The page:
Nowadays, when I get frustrated, I’m able to deal with it on my own. I have a look at what has happened, why I’m frustrated if I’ve reacted incorrectly. This change has affected everything: work, my private life, my hobbies. I know that I’m responsible for my actions. I can now see my strengths, whereas I used to only see my weaknesses, and I can control myself. When I realize I’m coming into a dangerous situation, I leave it. That has happened to me once, in the sauna. So, I stood up, went and showered, and left. End of story. I was proud of myself afterward because, like I said, I’m the one with the responsibility. I need to take on the responsibility – a child or young person can’t do that.

Christian, 43, civil servant

I can feel my sexual preference just as before, but it’s no longer horrifying and has lost a large amount of its significance. Since I’m now aware of my responsibility, I feel a lot more certain in my interactions with young people and know where to get help if I have the feeling that I’m losing control. But that sort of situation hasn’t come up again, as my urge for sex with young people has let up enormously as a result of my newly won convictions.

I’ve changed my career quite a lot and now work only with adults. To my surprise, I don’t really feel sad about having given up on being a teacher, although I had long thought of it as my dream career. Rather, I enjoy my new job a lot. All my friends now know about me and almost all of them are supporting me on my path and stand at my side, which has been a very good experience.

The most important thing is that my wife is back at my side and that I have my family back. Of course, there are still some uncomfortable moments, like when we are reminded of our period of separation. Or when the conversation turns to the topic of my sexual preference and I can sense from my wife the fear that it still causes her. Yet these darker moments are few and far between and, to my amazement, I realize again and again that I am very happy. In the last few years, I have changed so fundamentally. I would never have thought it possible. My self-confidence has grown enormously, I am more balanced and resilient in the face of stress.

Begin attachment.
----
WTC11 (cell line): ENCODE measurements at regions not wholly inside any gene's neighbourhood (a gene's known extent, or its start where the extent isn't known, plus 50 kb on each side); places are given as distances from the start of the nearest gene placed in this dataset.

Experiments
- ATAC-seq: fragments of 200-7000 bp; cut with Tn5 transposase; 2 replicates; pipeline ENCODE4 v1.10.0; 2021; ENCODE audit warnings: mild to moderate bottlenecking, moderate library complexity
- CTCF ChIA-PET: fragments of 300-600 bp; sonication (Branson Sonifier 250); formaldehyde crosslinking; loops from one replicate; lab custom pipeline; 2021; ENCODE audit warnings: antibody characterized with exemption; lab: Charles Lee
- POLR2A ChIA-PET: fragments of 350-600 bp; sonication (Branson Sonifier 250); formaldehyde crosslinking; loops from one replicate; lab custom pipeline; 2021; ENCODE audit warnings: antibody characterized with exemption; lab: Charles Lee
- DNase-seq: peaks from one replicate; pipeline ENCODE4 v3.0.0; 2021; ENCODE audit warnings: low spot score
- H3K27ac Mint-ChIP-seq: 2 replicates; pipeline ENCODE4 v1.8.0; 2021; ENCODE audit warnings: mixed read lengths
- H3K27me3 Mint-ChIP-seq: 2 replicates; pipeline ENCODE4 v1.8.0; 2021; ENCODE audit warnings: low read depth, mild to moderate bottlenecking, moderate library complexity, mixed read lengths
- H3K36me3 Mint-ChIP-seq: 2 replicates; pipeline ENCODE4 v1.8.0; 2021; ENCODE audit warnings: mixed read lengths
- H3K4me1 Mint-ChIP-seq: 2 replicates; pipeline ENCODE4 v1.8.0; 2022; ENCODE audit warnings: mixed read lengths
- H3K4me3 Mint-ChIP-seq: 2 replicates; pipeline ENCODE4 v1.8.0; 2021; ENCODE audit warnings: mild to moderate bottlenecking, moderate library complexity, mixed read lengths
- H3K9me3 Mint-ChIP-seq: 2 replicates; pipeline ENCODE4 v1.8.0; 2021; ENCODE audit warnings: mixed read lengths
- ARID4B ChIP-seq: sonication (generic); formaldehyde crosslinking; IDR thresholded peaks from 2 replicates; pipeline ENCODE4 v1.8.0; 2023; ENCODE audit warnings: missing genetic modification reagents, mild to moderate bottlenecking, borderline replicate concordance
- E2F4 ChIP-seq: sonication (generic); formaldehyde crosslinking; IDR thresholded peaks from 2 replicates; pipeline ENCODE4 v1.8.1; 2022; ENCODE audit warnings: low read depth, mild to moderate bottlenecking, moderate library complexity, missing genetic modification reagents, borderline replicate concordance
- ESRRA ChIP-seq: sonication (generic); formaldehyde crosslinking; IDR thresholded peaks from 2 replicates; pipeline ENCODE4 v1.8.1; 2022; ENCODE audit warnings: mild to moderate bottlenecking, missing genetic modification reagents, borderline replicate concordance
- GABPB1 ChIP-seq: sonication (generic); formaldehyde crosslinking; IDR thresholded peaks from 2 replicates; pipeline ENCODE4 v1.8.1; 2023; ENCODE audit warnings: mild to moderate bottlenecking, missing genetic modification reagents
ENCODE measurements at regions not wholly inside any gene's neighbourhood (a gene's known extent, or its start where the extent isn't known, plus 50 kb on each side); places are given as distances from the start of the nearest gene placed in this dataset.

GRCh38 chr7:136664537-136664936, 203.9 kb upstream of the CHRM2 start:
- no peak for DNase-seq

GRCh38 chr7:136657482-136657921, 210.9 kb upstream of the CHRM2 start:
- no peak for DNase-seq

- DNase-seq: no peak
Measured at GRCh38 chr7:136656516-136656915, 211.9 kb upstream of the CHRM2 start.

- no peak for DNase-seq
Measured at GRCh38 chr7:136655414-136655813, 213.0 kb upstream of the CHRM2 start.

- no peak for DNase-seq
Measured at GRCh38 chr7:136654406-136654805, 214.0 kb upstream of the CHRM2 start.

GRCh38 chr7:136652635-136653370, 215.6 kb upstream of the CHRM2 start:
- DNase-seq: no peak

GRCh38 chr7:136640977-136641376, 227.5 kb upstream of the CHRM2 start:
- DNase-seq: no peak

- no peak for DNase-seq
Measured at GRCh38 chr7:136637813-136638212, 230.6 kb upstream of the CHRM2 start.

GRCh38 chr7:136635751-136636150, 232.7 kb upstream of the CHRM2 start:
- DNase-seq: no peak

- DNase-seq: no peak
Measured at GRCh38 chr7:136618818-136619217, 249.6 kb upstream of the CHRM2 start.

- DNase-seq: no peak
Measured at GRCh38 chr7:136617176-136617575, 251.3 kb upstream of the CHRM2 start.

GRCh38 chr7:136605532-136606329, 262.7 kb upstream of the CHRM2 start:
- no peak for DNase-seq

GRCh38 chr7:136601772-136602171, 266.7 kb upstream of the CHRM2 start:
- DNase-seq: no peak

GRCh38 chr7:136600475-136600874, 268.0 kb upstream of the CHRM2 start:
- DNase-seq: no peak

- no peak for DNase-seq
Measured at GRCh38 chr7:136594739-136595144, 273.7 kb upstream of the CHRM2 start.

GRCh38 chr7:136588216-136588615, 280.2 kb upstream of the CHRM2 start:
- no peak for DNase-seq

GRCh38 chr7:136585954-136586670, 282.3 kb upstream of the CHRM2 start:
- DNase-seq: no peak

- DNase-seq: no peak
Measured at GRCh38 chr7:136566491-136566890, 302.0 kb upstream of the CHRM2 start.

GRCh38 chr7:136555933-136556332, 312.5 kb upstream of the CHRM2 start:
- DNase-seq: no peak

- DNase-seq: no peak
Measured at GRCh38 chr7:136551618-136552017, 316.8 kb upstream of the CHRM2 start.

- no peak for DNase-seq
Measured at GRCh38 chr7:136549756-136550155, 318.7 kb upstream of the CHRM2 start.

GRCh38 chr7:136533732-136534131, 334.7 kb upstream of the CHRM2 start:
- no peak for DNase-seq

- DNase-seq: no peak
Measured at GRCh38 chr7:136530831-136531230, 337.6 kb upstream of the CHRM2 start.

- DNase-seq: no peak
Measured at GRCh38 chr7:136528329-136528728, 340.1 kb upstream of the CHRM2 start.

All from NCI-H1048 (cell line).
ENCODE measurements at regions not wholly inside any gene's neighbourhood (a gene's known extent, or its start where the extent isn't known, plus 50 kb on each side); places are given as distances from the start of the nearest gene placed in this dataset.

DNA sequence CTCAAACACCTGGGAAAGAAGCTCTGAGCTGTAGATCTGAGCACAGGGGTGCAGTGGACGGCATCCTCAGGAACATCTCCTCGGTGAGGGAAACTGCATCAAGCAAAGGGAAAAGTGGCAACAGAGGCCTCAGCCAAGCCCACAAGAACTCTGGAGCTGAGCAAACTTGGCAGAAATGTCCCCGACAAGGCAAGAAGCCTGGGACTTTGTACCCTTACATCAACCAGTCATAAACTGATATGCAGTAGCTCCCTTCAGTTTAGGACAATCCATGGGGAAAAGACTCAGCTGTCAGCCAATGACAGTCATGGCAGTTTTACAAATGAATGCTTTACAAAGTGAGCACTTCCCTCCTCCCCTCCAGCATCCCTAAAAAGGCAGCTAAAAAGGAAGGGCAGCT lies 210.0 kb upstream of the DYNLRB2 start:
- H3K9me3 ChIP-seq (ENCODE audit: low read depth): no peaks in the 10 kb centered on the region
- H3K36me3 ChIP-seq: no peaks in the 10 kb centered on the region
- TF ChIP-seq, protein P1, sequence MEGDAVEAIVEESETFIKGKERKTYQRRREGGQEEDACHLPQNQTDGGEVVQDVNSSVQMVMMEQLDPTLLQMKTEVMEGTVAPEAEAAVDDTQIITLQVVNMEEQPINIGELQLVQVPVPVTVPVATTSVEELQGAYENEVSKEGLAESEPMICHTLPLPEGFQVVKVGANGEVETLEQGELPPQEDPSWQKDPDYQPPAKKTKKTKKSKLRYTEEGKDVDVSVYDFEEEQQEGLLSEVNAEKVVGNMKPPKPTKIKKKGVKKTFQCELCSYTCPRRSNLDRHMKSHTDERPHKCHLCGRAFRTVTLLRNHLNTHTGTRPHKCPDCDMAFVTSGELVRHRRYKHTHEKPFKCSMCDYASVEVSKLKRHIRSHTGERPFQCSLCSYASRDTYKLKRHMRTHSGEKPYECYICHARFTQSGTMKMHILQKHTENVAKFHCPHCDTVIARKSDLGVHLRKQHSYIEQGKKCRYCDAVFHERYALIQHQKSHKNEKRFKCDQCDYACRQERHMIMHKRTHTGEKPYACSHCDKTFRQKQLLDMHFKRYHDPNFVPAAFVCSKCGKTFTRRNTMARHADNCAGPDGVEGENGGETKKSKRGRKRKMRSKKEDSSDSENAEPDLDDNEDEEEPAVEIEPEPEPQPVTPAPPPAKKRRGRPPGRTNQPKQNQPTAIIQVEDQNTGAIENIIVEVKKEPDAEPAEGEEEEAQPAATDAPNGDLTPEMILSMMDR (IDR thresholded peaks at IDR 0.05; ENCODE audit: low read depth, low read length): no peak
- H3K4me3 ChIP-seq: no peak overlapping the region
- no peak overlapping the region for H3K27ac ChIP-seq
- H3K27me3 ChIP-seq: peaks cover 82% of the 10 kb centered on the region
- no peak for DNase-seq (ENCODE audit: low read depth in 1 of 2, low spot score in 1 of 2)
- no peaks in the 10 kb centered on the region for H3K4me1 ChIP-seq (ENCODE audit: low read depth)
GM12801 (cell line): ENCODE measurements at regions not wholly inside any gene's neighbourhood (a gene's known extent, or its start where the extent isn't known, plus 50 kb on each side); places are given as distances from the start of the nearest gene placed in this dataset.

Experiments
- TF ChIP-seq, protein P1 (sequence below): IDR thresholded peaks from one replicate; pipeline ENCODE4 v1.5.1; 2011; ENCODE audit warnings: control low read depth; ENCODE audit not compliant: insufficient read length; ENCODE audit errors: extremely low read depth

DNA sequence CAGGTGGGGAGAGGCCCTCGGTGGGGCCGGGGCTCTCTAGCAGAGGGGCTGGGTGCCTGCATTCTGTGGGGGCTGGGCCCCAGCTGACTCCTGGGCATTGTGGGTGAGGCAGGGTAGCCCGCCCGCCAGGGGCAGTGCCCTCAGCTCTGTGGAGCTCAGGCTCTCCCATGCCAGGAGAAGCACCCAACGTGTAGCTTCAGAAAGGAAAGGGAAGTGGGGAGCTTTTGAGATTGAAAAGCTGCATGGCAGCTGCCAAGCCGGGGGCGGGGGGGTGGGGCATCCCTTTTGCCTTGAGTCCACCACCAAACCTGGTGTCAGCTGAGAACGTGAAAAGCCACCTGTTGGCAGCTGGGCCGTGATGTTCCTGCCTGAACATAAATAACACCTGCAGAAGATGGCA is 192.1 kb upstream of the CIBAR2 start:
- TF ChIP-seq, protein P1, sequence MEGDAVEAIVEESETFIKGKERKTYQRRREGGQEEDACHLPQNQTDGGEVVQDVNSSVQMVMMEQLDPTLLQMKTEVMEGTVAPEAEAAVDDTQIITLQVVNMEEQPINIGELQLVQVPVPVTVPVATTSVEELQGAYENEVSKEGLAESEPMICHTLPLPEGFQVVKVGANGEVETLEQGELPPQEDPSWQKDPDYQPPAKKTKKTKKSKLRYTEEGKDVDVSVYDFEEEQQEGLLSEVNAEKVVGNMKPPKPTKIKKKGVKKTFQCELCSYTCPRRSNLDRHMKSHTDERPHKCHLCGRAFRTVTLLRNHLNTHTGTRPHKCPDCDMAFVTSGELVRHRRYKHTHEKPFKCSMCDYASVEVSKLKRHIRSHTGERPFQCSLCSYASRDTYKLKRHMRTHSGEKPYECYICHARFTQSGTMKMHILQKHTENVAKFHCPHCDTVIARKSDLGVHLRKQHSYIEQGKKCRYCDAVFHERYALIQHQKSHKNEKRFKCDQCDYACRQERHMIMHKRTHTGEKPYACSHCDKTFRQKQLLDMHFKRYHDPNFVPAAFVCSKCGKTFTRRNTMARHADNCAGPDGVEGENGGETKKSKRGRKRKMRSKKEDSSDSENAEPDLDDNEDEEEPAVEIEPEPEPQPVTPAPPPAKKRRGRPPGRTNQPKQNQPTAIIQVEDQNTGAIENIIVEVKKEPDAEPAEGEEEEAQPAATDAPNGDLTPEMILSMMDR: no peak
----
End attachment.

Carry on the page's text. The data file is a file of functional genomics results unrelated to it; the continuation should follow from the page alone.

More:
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Steven 45, teacher

A year ago, I told my parents about it. After my girlfriend found out, they had to find out, too. At first it came as a shock, especially for my mother. For my father, it was perhaps not quite as bad. But our relationship was different for a while, disturbed in some way. They weren’t able to appreciate it the right way, didn’t understand that I didn’t need to grab every young girl, like every time a young girl appeared among our relatives or friends that they didn’t need to keep me away from them. It has since gotten better. They told me that I’m still their son. It seemed very important to them to tell me that.

Ralph, 38, director

I spoke with my ex-girlfriend and a few close friends about this therapy. Their reactions were very surprising to me, as they didn’t react negatively at all. Of course, it bothered them and they weren’t sure how to handle it. Some of them have children of their own. At the same time, I noticed that they trust me. That they know that I would never do something to their kids. All my friends who I’ve spoken to about it – close friends – remain my friends.

The most important part of the therapy for me was drawing a line between my fantasies and responsibility for my sexual behaviour. I can’t help it that I find children arousing, but what I can do is to not have any sort of sexual contact with them.

John, 29, media manager

My parents know about it, some of my grandparents do, too, and so do my closest friends and a few people from my organization. It was very important to me that they know about it. I wanted to make it clear to them, on the one hand, why it was sometimes so difficult for me, either to babysit within the family or, for example, to go swimming in public places in the summer. I couldn’t explain that to them at the time, and I often got funny looks. But now they’ve accepted it and are trying to let me go my own way.

Alex, 24, student

At the end of the therapy, I had a new attitude to life. I am surer of myself and have acquired the strength to go through life responsibly. I’ve learned to cope with my feelings and how I can very consciously protect myself and, most of all, children. From this recognition and the acceptance of who I am, from my newly learned awareness of my responsibility and, not least of all, through the strength and footing in life that my family gives to me, I’ve finally got the courage to face life and the satisfaction to be able to say: I am a happy person and can live a contented life.

Manuel, 33, computer scientist

After the end of the therapy itself, the follow-up group has been a very helpful offer for staying in touch and keeping focused on my goals. Prior to the therapy, I couldn’t imagine being able to lead a normal, satisfying life with this sexual preference. In the course of the therapy, it became clear to me that this is possible. I no longer judge or hate myself for my sexual interest, because I know I can’t help it. But with this sexual preference comes the huge responsibility of not doing harm to anyone. This duty will stay with me for my whole life